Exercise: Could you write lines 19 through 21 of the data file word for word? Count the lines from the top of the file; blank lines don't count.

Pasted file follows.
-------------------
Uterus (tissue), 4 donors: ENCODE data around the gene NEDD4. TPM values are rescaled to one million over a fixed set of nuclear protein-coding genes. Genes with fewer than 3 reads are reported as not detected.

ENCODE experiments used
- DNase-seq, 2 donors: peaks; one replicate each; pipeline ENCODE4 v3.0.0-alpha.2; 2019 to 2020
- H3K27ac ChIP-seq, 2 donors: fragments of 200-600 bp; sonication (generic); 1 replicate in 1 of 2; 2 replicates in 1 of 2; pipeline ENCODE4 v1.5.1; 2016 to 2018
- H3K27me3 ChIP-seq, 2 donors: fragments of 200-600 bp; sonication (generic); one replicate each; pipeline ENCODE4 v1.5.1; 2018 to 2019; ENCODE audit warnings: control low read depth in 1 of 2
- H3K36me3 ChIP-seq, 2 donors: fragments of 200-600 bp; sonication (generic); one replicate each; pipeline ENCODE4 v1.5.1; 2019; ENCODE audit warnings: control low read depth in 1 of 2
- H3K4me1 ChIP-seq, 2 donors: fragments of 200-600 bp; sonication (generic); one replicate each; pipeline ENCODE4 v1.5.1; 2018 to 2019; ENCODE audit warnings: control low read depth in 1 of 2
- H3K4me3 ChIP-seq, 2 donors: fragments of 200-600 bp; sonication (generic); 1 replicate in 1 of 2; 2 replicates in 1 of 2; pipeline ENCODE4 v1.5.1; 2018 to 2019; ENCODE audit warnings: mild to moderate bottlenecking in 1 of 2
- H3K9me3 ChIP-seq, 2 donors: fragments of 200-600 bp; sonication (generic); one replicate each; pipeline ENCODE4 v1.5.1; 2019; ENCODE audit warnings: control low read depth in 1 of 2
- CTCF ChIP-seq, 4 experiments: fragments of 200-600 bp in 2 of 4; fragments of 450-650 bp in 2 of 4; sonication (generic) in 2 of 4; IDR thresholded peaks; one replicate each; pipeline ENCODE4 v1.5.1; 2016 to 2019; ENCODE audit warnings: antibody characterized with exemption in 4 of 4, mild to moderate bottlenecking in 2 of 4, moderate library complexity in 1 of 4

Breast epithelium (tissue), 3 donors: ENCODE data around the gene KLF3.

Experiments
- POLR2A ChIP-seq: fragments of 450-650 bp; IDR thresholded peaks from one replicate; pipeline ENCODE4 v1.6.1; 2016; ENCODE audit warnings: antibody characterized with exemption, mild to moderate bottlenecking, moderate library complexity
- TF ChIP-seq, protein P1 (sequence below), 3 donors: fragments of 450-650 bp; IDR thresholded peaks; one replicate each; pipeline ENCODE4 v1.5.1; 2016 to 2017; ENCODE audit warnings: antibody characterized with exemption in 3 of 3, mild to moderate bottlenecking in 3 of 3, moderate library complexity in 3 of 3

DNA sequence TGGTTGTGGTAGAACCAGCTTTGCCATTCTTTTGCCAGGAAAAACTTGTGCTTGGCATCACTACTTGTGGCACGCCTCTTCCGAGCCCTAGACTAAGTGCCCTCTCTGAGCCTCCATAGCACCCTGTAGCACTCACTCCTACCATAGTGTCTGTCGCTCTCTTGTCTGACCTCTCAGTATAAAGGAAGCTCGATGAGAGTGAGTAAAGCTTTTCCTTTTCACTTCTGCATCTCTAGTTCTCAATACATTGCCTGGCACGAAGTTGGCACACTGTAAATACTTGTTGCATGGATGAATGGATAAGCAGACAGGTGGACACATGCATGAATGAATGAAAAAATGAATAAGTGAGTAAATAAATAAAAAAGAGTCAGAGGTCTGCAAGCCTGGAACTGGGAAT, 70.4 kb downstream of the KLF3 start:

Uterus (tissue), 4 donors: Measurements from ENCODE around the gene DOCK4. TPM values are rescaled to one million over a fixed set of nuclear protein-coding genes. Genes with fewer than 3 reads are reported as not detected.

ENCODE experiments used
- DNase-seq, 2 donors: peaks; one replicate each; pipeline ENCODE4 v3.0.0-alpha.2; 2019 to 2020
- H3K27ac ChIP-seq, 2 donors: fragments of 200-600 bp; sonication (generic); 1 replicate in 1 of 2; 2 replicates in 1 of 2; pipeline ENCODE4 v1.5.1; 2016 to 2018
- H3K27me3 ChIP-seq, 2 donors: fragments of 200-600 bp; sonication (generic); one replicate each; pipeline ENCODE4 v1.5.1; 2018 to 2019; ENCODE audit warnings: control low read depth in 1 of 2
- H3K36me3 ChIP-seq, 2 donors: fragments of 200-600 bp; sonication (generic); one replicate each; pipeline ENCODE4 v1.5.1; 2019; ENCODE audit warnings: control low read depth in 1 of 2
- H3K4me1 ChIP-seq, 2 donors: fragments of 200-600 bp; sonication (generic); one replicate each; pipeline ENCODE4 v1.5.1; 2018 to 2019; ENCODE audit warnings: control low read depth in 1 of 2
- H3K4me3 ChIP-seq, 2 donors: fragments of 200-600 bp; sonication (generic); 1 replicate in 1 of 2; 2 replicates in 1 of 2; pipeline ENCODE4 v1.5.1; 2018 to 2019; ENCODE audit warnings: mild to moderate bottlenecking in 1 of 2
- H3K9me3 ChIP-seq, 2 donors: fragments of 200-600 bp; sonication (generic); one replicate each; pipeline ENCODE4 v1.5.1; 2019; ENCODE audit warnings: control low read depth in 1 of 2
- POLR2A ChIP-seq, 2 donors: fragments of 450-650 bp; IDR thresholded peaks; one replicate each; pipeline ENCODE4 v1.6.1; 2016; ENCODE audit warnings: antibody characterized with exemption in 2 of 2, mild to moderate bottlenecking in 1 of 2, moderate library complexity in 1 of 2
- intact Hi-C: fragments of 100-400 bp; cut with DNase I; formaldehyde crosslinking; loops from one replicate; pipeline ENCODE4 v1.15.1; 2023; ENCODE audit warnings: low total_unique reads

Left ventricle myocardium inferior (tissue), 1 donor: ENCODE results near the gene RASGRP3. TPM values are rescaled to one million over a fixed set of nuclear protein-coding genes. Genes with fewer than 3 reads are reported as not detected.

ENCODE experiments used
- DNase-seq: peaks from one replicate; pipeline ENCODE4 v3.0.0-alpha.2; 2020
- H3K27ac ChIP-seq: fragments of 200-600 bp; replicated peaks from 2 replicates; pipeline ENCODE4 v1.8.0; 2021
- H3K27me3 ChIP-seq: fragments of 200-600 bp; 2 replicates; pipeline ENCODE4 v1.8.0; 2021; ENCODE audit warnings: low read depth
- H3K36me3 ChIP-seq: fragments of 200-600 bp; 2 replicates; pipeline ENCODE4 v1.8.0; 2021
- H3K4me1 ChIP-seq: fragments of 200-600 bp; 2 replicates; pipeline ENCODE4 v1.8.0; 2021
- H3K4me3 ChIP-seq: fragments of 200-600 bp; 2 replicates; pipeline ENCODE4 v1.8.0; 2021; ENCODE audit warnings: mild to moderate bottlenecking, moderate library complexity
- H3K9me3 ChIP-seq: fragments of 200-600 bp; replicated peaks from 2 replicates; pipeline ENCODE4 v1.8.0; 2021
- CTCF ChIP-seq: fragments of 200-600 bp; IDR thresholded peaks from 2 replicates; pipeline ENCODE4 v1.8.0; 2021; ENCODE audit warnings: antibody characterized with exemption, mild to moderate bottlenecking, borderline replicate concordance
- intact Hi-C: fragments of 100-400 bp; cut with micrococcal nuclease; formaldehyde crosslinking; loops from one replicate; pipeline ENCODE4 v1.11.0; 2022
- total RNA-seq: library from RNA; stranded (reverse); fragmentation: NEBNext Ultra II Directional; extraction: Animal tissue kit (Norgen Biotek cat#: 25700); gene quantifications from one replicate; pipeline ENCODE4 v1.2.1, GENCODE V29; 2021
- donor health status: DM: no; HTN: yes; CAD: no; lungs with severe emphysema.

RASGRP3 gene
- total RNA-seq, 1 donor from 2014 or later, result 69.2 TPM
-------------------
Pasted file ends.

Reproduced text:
- H3K27ac ChIP-seq, 2 donors: fragments of 200-600 bp; sonication (generic); 1 replicate in 1 of 2; 2 replicates in 1 of 2; pipeline ENCODE4 v1.5.1; 2016 to 2018
- H3K27me3 ChIP-seq, 2 donors: fragments of 200-600 bp; sonication (generic); one replicate each; pipeline ENCODE4 v1.5.1; 2018 to 2019; ENCODE audit warnings: control low read depth in 1 of 2
- H3K36me3 ChIP-seq, 2 donors: fragments of 200-600 bp; sonication (generic); one replicate each; pipeline ENCODE4 v1.5.1; 2019; ENCODE audit warnings: control low read depth in 1 of 2